10 items from 2017
Welcome to another installment of Movies to Show My Son. This is the blog series were I discuss movies I can’t wait to show my son in the future. I’ll be covering my own personal experience with the movie, movie lessons and life lessons I hope he will learn, and lastly my concerns about showing said film. This week’s film is The Bicycle Thief.
When I was growing up I never watched foreign films. It is not that I avoided them it is more so that I did not realize they existed. At that time I assumed everything was made at Hollywood and by Disney. As I grew older and wiser I realized that was not the case but still tended to stay away. The first time I ended up seeing a foreign film was around 2002 when I saw Yimou Zhang’s Hero in theaters. »
- Dan Clark
2017 / Color / 2.35 : 1 widescreen / Street Date March 22, 2017
Cinematography: Leonida Barboni
Film Editor: Russell Lloyd
Produced by John Bryan
Directed by Vittorio De Sica
After The Fox, a sunny mid-sixties farce about con-artists and movie-makers, boasts a powerhouse pedigree featuring leading men Peter Sellers and Victor Mature, a script by Neil Simon and Cesare Zavattini, music by Burt Bacharach, poster art from Frank Frazetta and the legendary director/actor/gambler Vittorio De Sica at the helm.
With such diverse talent on board, the film was somewhat misleadingly promoted as another in the line of 60’s screwball hipster comedies like Casino Royale and What’s New Pussycat. But the result is closer to De Sica’s laid back charmers from the ‘50s, Miracle in Milan and Gold of Naples (in fact, »
- Charlie Largent
Loneliness looms over “Wilson,” adapted from the graphic novel by Daniel Clowes (“Ghost World”) by Clowes and director Craig Johnson (“The Skeleton Twins”). In an early scene, it literally hangs over Wilson’s (Woody Harrelson) head as he walks past a movie theater showing Vittorio De Sica’s 1952 classic, “Umberto D.” In that sorrowful, Italian neo-realist masterpiece, the elderly Umberto is the embodiment of loneliness, and suffers a near thorough destitution, his only salve the companionship of a pet dog. Wilson, Umberto’s toxic heir, has a dog, too, but his loneliness is self-imposed: Wilson is an obnoxious jerk. Not that you’d know. »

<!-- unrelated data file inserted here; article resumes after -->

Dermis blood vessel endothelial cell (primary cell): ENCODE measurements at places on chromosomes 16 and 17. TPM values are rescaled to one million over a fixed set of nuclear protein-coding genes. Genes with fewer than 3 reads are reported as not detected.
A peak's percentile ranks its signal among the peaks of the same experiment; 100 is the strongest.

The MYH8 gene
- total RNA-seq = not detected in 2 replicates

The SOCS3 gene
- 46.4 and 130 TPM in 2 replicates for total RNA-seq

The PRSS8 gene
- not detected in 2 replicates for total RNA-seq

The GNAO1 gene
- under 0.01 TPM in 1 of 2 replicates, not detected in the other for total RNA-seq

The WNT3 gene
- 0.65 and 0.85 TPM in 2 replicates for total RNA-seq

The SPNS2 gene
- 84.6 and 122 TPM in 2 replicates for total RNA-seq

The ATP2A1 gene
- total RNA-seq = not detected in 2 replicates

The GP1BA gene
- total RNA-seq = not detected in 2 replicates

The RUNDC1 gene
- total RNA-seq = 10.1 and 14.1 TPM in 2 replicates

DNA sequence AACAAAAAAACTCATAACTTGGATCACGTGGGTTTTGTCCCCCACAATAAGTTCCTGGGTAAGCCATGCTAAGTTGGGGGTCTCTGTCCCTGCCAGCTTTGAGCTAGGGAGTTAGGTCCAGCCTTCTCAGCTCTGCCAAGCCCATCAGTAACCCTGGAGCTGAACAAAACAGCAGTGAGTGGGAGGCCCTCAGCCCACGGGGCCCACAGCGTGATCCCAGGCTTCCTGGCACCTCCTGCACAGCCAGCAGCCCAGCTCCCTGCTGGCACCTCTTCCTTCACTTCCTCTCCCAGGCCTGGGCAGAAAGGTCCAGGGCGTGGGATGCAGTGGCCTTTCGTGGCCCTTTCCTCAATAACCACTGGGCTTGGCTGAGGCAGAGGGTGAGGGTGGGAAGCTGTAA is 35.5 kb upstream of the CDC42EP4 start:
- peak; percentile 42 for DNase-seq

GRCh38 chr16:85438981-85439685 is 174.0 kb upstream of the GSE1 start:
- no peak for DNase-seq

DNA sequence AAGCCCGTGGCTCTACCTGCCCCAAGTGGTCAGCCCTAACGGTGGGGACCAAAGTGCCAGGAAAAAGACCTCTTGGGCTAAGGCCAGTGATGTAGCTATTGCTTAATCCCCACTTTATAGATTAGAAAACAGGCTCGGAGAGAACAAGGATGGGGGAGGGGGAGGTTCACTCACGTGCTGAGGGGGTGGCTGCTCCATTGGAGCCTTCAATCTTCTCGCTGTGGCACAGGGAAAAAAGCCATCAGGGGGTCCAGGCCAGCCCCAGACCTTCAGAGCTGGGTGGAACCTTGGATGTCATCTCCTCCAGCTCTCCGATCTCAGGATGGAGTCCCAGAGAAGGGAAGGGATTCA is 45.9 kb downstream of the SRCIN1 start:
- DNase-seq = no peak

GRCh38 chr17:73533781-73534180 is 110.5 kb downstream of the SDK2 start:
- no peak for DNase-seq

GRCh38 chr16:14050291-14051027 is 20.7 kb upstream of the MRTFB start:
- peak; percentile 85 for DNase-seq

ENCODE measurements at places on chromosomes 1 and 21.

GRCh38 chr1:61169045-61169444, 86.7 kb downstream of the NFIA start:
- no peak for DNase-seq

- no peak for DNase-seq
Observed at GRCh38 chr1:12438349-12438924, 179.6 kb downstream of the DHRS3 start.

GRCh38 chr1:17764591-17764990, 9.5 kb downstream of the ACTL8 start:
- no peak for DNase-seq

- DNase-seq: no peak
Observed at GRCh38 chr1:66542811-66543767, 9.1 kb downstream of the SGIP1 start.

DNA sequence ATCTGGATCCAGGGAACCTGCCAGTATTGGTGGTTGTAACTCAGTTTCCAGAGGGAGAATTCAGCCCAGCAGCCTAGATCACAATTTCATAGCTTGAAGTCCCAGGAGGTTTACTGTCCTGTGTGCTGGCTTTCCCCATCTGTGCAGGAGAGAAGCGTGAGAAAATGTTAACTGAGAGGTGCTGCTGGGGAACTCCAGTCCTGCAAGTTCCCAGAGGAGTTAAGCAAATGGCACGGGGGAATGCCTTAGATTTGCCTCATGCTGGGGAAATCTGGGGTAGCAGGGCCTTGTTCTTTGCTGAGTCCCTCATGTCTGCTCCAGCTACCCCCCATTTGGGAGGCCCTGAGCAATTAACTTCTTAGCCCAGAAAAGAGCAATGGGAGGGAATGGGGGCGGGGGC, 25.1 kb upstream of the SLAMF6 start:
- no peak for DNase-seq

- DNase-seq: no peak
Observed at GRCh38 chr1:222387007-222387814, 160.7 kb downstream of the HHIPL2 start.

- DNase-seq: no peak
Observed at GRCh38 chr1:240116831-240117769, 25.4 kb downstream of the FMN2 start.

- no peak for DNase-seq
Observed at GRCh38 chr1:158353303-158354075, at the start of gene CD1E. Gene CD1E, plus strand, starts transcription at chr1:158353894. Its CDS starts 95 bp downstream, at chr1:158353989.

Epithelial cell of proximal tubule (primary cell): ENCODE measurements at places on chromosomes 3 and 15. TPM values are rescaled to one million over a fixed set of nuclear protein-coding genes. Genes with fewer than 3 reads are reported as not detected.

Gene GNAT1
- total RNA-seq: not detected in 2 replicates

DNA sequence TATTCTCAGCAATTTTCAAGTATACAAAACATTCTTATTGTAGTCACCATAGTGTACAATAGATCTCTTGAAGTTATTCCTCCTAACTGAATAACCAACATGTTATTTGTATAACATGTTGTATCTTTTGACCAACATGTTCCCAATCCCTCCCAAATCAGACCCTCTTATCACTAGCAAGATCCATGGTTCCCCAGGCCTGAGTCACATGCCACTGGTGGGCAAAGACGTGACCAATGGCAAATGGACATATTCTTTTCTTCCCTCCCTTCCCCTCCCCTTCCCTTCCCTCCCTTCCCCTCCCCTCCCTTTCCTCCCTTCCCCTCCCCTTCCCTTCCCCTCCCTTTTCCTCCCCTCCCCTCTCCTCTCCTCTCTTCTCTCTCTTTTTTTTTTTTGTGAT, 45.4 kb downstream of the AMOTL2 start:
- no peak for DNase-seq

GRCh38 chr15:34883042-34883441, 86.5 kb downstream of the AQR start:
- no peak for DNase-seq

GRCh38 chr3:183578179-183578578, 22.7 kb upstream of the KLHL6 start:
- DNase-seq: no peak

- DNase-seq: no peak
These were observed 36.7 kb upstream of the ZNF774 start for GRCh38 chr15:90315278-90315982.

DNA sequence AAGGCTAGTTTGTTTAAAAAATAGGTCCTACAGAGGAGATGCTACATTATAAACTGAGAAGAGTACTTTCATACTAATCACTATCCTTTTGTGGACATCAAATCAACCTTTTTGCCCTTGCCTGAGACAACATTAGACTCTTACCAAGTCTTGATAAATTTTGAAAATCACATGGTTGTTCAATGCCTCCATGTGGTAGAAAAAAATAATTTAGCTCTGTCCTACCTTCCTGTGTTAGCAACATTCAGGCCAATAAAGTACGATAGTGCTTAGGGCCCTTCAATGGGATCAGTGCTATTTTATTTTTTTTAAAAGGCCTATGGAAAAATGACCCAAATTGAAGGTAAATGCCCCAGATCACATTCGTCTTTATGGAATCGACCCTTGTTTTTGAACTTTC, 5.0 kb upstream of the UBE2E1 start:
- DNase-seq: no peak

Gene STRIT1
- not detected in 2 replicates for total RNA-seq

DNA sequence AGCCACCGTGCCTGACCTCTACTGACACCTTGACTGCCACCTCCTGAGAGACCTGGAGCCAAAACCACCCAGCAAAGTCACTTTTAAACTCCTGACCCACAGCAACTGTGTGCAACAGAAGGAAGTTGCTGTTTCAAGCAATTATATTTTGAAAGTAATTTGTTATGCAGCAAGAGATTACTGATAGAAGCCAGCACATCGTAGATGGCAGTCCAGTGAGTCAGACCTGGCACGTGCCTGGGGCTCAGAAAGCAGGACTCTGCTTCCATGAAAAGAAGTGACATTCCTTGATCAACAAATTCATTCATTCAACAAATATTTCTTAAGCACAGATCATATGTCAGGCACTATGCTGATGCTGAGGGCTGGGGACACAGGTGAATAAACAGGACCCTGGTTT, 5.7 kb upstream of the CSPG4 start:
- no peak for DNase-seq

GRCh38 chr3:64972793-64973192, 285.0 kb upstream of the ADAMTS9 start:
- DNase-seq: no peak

- Dave White
Woody Harrelson is the life of this party, based on the graphic novel by Daniel Clowes, the indie-comics legend whose work has inspired one film landmark in 2001's Ghost World (forget Art School Confidential). Wilson is not in that movie's league by a long shot, though you couldn't imagine a better interpreter of Clowes' world than Harrelson. That mischief in the actor's eyes keeps us intrigued by the film's title character, a neurotic grouch who rails against the Internet and other plagues of the modern age. Wilson also hates people – his main enjoyment, »
Reel-Important People is a monthly column that highlights those individuals in or related to the movies that have left us in recent weeks. Below you'll find names big and small and from all areas of the industry, though each was significant to the movies in his or her own way. Katalin Berek (1930-2017) - Hungarian Actress. She stars in the Oscars-submitted film Adoption and appears in A Half Pint of Beer, Sacra Corona, The Upthrown Stone and Istvan, a Kiraly. She died on February 27. (Index) Brunella Bovo (1932-2017) - Italian Actress. She stars in Federico Fellini's The White Sheik (see below) and Vittorio De Sica's Miracle in Milan. She died on February 21. (Corriere di Rieti) Neil Fingleton...
- Christopher Campbell
If one is looking to experience a dose of astonishing beauty, now in theaters in the Oscar-nominated animation The Red Turtle. A co-production with Studio Ghibli, Michaël Dudok de Wit’s first feature-length film is a humble, patient drama with an emotionally rich finale. To celebrate its theatrical release here in the U.S., we’re highlighting the director’s all-time favorite films, which he submitted to BFI‘s latest Sight & Sound poll. Featuring classics from Kubrick, Cimino, Kurosawa, and more, on the animation side, he makes sure to recognize a Miyazaki masterwork, along with a seminal Disney film.